Much Grammy 'Love' for Beyoncé, OutKast
9:30 p.m.: Justin Wins, Apologizes
Jakob Dylan delivered a brief word of warning before he read the name of the winner for best male pop vocal at Sunday night's 46th annual Grammy Awards.
"Now, behave," he said, announcing Justin Timberlake's win for the 'N Sync-er's solo hit "Cry Me a River."
Kissing his date for the night, his mother, Timberlake – who beat late former Beatle George Harrison in the same category – bounded to the stage and said, "I'm humbled."
He also made reference to last Sunday's incident with Janet Jackson at the Super Bowl halftime show, during which he helped expose one of her breasts. "I know it's been a rough week for everybody," said Justin. "What occurred was unintentional and completely regrettable, and I apologize if you guys were offended."
Then, studiously shifting gears, he said, "This is officially the greatest moment of my life."
The Super Bowl stunt came up again later, when Christina Aguilera won for best female pop vocal performance for "Beautiful." Practically spilling out of her low-cut dress, she pointed to her bosom and told the audience: "I didn't want the same thing to happen that Janet had done."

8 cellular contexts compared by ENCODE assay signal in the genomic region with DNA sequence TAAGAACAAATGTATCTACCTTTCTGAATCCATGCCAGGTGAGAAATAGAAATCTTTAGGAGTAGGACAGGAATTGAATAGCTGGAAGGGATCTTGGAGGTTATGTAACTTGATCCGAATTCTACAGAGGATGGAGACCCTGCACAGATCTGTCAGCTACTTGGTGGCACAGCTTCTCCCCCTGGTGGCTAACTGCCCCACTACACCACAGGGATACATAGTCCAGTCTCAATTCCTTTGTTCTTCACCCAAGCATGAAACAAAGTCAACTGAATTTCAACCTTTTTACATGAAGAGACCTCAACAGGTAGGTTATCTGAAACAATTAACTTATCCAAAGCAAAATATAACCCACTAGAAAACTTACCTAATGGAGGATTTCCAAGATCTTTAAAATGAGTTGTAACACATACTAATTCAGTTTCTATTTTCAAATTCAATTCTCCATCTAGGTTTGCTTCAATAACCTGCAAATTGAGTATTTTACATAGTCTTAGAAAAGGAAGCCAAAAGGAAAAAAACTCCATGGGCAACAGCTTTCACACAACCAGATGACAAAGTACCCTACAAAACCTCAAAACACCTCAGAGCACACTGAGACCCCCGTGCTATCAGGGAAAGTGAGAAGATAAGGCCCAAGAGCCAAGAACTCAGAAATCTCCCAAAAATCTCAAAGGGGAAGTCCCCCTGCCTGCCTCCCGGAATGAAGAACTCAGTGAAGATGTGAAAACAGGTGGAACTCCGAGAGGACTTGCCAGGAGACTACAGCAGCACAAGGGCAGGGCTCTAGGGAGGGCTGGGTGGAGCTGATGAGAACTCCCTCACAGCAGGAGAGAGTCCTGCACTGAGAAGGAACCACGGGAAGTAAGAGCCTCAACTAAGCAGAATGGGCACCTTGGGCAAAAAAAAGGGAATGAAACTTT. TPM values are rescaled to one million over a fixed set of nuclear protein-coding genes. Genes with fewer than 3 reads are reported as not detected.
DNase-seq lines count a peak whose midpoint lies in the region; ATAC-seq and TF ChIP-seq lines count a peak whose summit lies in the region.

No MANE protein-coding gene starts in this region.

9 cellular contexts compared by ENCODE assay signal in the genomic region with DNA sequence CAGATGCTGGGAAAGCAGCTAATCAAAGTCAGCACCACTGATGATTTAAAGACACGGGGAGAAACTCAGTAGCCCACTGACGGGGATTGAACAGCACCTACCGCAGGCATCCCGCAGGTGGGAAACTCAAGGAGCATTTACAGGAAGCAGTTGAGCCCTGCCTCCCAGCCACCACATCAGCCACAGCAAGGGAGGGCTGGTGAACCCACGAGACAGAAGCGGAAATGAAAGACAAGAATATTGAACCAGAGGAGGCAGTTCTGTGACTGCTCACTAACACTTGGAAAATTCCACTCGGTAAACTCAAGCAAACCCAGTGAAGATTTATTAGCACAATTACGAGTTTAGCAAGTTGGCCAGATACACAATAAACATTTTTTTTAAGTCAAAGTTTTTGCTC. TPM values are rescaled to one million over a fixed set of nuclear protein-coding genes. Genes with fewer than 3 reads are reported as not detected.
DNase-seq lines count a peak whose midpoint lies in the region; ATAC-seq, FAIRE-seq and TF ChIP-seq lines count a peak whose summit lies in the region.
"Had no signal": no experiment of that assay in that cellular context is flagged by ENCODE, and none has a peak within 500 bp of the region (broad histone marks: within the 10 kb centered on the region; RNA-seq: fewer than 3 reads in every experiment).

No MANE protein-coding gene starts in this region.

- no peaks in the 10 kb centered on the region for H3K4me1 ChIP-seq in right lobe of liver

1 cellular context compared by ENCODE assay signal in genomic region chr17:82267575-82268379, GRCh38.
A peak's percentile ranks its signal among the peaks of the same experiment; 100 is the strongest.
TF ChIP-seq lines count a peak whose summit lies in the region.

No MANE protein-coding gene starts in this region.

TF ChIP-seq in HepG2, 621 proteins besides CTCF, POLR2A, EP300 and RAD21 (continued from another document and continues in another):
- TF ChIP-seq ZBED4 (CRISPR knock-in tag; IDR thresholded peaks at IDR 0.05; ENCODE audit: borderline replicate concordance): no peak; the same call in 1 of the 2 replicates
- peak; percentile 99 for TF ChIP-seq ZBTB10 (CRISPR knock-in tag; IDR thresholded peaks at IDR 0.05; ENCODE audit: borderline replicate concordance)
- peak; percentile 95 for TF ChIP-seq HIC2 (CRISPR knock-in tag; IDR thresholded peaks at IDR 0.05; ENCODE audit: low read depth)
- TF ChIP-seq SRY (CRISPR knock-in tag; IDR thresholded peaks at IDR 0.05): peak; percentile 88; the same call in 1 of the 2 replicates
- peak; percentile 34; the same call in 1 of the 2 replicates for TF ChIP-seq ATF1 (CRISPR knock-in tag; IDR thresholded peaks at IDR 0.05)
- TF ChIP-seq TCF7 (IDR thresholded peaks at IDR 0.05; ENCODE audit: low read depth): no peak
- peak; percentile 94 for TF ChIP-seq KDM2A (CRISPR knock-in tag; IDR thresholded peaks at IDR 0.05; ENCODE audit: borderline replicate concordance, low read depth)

Meanwhile, Patti LaBelle introduced a tribute to the ailing Luther Vandross, a segment that originally was to have featured Jackson.
The Vandross salute included songs performed by Alicia Keys and Celine Dion – who was plagued by technical glitches, including a dead microphone and static feedback.
The segment concluded with a video message from Vandross himself, looking and sounding out of sorts but still in command. He said hello and thanked everyone, then told them to remember: "When I say goodbye, it's never for long, because ... ," and, breaking into song, Vandross crooned: "I believe in the power of love."
The evening was far from lacking in star power. Madonna introduced Sting, mentioning that he introduced her to her husband. Then Sting and Sean Paul (who earlier had taken the best reggae album Grammy for "Dutty Rock") sang a reggae version of Sting's classic hit "Roxanne."
Ellen DeGeneres introduced an early segment honoring the 40th anniversary of the Beatles' debut on TV's "The Ed Sullivan Show," which segued into Sting leading a rendition of "I Saw Her Standing There," accompanied by Vince Gill and Dave Matthews.
Gwen Stefani snapped her fingers to help her recall who else to thank when her group, No Doubt, won for best pop performance by a duo or group vocal for their song "Underneath It All."
"Oh, yeah," remembered Stefani, prompting the crowd to cheer throughout the Staples Center. "All of our fans." Then she added: "I can't believe it. I'm going to go cry again." (No Doubt also consists of Tony Kanal on bass, Tom Dumont on guitar and Adrian Young on drums.)
Andre 3000 of OutKast gave the most articulate thank-you of the night. Two words: "Thank you." Then he jumped right back into the audience, eliciting an audible chuckle of approval inside the hall. His group, nominated for a leading six awards, won for best rap album, for "Speakerboxxx/The Love Below."
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